Page 1, version 1.0, © 2008 by Dale Cotton, all rights reserved.
Sometimes the dynamic range of a scene exceeds that of our camera, no matter how carefully we expose. In Fig. 1 the ugly white patch of clouds on the right results from the sun being directly behind it, and could well be considered as specular glare. Specular or no, if this were part of an image that was otherwise a keeper, it would have to go. I'm sure too many otherwise great shots languish on photographer's hard drives simply because the photographer doesn't know the techniques needed to save them.
To follow along: right-click on Fig. 1, download the full scale image, then open it in Photoshop (most any version will do):
Fig. 2: Curve to clip blown highlights
1. Open the curves dialogue, click on the darkest part of the clouds, then click where that point falls on the curve to create a lock-down point.
2. Create a few more lock-downs below that one to keep the bottom of the curve from skewing.
3. Drag the top right end of the "curve" line down. This clips the highlights. I've clipped fairly extremely; you can go anywhere north of that you like.
In cases in which the blown area is fairly small this may be all you'll need to do. No such luck here. [An alternate approach to these first three steps is to use the combination of eye dropper and paint bucket tools, as demonstrated in Example 2.]
4. Close the Curves dialogue then create a history brush point on whatever history state came just before the curve.
Fig. 3: Early stages of history brush work
Fig. 4: More history brush work
5. Using the history brush set to some low opacity like 10% and fairly large width like 45, undo the clipping in the areas furthest away from the original dark areas of the cloud. Start where the sun must be (see Fig. 3) and work a circular area at that point back to full blown brightness while expanding your history brush region with each pass. If you make a move you don't like, simply use the Ctrl+Z normal undo to get rid of it. I often work at high magnifications like 200% and 300%.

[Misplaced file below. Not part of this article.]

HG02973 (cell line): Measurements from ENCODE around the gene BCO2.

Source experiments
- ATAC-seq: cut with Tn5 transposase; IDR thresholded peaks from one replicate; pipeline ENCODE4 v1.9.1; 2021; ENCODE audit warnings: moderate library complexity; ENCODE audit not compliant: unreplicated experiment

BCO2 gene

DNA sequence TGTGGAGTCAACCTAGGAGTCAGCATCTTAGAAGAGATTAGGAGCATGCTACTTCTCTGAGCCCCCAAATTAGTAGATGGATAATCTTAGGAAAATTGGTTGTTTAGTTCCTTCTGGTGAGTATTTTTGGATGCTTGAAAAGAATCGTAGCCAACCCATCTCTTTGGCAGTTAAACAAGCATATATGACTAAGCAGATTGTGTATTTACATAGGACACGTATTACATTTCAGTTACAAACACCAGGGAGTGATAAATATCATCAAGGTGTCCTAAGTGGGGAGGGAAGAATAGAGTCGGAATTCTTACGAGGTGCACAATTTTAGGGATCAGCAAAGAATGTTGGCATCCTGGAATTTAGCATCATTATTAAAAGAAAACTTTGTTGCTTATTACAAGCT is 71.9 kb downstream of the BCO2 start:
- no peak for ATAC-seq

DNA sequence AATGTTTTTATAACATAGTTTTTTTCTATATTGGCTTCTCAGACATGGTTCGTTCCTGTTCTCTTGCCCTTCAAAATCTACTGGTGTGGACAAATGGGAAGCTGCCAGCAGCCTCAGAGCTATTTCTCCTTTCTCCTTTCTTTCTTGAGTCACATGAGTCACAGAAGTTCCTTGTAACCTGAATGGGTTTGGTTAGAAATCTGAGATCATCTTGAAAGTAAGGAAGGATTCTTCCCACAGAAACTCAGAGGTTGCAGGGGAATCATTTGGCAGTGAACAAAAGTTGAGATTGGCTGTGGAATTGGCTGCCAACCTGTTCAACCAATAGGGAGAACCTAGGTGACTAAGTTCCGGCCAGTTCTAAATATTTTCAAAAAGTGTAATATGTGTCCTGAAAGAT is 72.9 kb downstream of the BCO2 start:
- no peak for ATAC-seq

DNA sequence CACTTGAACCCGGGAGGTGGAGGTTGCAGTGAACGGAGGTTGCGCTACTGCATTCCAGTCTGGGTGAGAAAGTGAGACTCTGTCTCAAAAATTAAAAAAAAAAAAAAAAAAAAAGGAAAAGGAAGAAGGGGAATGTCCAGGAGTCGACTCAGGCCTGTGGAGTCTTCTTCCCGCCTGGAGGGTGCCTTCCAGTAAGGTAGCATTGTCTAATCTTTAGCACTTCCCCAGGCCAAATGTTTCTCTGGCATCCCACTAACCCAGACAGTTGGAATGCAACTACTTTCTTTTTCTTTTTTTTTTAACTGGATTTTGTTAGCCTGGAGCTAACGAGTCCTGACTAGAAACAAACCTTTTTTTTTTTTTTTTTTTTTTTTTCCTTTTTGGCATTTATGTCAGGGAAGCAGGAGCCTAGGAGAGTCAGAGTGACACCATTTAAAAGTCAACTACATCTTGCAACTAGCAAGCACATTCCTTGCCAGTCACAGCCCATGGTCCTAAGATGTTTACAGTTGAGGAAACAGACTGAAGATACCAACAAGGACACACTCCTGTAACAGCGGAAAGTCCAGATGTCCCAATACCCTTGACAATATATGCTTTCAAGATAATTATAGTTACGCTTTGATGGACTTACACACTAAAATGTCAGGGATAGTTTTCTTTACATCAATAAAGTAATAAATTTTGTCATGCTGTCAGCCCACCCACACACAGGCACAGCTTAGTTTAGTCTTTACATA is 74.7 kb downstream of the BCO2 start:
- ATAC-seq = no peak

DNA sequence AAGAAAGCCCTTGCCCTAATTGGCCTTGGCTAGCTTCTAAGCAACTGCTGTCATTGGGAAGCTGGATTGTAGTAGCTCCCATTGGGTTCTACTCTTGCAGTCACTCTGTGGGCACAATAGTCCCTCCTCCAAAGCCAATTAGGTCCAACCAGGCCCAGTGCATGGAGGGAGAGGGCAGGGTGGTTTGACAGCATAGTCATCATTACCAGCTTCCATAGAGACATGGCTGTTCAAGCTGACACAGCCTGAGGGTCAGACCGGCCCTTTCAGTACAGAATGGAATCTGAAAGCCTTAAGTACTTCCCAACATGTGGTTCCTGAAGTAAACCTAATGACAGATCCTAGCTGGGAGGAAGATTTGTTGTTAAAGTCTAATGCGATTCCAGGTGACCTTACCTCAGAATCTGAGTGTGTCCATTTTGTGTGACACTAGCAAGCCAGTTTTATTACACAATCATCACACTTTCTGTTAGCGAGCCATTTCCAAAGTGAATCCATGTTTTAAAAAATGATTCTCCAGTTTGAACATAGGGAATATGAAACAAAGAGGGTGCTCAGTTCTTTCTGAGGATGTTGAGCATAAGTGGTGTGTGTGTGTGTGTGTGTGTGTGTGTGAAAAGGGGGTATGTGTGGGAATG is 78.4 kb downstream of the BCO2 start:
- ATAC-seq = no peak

Fig. 5: Using the rubber stamp AKA clone tool
6. At any point switch to the clone tool, set the opacity to low and brush width fairly large, choose a source point in the dark regions of the clouds, then click along the edge between the dark area and the light area. Move along that border to lessen the transition. You've spent a life time observing clouds (whether on purpose or not); so trust your eye to tell you if anything you do is not believable – simply undo that stroke and try again.
Fig. 6: Final result
7. Switch back and forth between history brush and clone stamp as desired until you have a believable shading throughout the previously blown region.
Another approach to the same problem is to use only the rubber stamp tool:
Fig. 7: Select Color Range
1. Open the original image, open the Select->Color Range... dialogue, set the fuzziness to approx. 25, click on any blown highlight area, then click OK to close the dialogue. You now have a selection of the the blown areas.
Fig. 8: Cloning in transitions
2. Switch to the rubber stamp tool, set the brush size fairly broad – maybe 65 – with soft edges and opacity around 20. Sample from the dark areas outside the selection and clone into the selection to create transitions from dark to white. Use even lower opacity and/or a smaller brush to blend.
This method can be much quicker than the first but requires that there be something appropriate as a source for rubber stamping, which is not always the case.